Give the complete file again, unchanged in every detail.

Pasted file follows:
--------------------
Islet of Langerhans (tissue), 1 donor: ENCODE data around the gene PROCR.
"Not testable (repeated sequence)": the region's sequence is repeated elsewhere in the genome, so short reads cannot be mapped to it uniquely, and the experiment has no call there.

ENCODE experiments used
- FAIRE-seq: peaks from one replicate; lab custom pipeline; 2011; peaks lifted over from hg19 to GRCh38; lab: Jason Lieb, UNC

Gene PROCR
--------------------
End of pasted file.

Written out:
Islet of Langerhans (tissue), 1 donor: ENCODE data around the gene PROCR.
"Not testable (repeated sequence)": the region's sequence is repeated elsewhere in the genome, so short reads cannot be mapped to it uniquely, and the experiment has no call there.

ENCODE experiments used
- FAIRE-seq: peaks from one replicate; lab custom pipeline; 2011; peaks lifted over from hg19 to GRCh38; lab: Jason Lieb, UNC

Gene PROCR